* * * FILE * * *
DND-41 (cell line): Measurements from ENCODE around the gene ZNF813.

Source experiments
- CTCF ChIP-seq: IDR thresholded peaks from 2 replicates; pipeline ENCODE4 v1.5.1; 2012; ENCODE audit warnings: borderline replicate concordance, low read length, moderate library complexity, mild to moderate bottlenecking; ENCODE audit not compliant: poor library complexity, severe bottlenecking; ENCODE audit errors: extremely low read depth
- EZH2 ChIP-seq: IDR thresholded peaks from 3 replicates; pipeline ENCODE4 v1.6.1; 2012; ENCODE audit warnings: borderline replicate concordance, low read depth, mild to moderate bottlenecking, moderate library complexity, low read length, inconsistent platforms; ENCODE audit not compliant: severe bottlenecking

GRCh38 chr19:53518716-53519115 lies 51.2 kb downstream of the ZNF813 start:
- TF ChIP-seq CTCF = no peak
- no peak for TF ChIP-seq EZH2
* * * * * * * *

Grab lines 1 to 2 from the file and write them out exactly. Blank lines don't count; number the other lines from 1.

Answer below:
DND-41 (cell line): Measurements from ENCODE around the gene ZNF813.

Source experiments